Police shocked by results in road drug blitz
IT was a three-day blitz that produced drug-detection figures more commonly seen at music festivals or concerts.
But specialist drug testing police who swept through Maitland, Cessnock and Singleton this week said they had not intended to ‘‘slur a community’’ or imply the ‘‘majority of motorists in the Hunter are driving with drugs in their system’’.
The Newcastle Herald reported yesterday that nearly 40per cent of motorists pulled over during the first day of the random drug testing blitz had tested positive. Out of the 55 drivers, 21 had tested positive to traces of methamphetamine, ecstasy or cannabis. On Thursday, the percentage was about the same, as another 27people returned positive swabs.
It was only by yesterday, following significant publicity on the blitz, that the figure was reduced. The results of the operation surprised even those conducting it, with the commander of the Random Drug Testing Unit, Inspector Steve Blair, saying he was ‘‘amazed’’ as more men and women were brought to the drug bus having failed a roadside test. Some had quizzical looks on their face, many were sceptical they would test positive a second time. But, as Inspector Blair was quick to explain, police were not alleging the motorists were ‘‘under the influence or affected by drugs’’.
‘‘The offence is having an illicit drug present in oral fluid,’’ he said. ‘The amount of time a drug stays in someone’s system varies, I don’t like to speculate, but it can be up to 10 days.
‘‘It may be a surprise to some people but the message is that we’re saying don’t do drugs and especially, if you do drugs, don’t drive a motor vehicle.’’
Inspector Blair is head of the unit that looks at random drug testing across the state. Recently, it held operations in Central West NSW, at Byron Bay for Splendour in the Grass, at Cooma as part of Operation Snow Safe and in the south-west at Gundagai, Wagga Wagga and Tumut. According to Inspector Blair, the unit liaised with local area commands and reviewed intelligence to determine if an area was due for a blitz.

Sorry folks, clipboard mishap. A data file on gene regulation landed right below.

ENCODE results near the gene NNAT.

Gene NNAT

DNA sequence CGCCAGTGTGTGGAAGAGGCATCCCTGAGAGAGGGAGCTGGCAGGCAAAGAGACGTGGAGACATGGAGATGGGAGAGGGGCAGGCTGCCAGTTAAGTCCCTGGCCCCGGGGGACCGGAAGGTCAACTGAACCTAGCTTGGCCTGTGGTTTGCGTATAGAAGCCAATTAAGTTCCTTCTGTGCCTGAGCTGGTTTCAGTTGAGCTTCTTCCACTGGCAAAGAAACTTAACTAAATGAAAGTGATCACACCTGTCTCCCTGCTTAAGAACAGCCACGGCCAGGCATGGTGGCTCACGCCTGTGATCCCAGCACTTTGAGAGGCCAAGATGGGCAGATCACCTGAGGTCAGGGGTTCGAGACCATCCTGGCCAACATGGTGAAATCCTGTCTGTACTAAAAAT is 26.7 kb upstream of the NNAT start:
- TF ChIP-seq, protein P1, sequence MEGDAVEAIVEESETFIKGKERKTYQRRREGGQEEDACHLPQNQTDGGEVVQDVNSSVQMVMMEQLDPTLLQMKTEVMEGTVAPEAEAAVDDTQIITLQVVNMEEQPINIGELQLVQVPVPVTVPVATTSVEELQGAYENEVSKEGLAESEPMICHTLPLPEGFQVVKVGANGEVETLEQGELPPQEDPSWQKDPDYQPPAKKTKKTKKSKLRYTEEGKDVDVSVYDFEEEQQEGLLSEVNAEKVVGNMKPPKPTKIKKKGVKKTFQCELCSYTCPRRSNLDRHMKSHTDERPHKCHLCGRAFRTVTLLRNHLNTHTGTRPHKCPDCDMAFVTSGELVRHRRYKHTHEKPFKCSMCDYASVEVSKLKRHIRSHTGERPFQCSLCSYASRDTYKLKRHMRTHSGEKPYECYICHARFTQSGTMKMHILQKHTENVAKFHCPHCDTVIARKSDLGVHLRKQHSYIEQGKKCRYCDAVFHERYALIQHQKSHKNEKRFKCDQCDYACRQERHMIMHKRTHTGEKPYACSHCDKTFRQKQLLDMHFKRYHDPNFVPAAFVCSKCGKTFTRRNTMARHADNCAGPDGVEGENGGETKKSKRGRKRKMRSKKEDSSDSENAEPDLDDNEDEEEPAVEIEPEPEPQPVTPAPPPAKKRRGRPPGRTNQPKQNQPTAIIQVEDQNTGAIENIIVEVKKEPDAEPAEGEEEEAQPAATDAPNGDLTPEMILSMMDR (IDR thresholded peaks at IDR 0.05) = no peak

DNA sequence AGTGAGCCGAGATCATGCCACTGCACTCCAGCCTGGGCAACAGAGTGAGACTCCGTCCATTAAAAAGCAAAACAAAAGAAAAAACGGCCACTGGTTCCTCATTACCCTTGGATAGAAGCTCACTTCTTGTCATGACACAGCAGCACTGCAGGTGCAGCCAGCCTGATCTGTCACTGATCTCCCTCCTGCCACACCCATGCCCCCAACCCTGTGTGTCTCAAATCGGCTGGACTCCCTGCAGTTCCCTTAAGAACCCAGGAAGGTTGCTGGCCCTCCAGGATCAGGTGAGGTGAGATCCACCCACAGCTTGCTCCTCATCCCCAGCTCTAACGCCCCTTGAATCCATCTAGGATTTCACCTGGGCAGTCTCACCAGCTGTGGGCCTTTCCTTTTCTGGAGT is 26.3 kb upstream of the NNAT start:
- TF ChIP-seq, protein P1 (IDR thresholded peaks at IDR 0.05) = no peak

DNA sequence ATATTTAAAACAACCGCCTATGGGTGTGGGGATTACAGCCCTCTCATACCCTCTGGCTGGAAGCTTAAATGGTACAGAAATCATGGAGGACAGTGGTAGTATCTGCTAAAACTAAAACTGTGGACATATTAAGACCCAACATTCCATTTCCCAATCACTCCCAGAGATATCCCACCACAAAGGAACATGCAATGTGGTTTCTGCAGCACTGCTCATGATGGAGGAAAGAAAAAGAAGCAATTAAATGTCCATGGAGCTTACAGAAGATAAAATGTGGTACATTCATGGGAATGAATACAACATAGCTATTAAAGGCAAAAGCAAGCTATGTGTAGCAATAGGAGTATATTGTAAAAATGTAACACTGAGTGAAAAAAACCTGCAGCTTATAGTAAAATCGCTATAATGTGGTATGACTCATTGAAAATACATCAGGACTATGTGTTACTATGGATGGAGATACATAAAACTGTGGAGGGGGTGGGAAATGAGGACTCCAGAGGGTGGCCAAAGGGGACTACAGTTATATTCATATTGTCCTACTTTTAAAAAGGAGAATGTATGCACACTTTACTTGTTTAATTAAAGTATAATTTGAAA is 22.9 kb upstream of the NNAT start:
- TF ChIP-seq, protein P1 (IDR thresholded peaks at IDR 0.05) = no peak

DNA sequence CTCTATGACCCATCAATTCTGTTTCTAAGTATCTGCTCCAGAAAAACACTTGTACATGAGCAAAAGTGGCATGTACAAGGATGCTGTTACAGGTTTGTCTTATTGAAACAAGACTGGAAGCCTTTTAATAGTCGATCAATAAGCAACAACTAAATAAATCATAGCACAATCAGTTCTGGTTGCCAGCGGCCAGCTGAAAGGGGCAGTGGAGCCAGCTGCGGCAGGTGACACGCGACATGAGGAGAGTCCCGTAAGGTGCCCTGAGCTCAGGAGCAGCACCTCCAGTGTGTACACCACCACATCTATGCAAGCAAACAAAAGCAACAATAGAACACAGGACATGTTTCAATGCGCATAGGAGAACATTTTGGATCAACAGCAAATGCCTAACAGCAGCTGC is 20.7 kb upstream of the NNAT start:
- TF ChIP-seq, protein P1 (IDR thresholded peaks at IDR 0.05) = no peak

‘‘But in the case of Maitland, Cessnock and Singleton, the drug detection was triggered because it had been some time since we’d been up to that area,’’ Inspector Blair said.
The operation was a combined effort from the Traffic & Highway Patrol and Central Hunter police.
‘‘The local police pull over the drivers, who undergo a random breath test for alcohol and if that proves positive, the officer conducts a roadside drug test, which is a swab of the tongue, that takes about five minutes,’’ Mr Blair said.
‘‘If it comes back as a positive indication on that screening, then they return to the drug bus or the police station and undergo a secondary drug screening.
‘‘If that comes back positive, the person is banned from driving for 24 hours and importantly, that’s where the police action stops.
‘‘We send the samples to the Division of Analytical Laboratories at Lidcombe and scientists forensically examine the sample and make a determination if illicit drugs is present in oral fluid.’’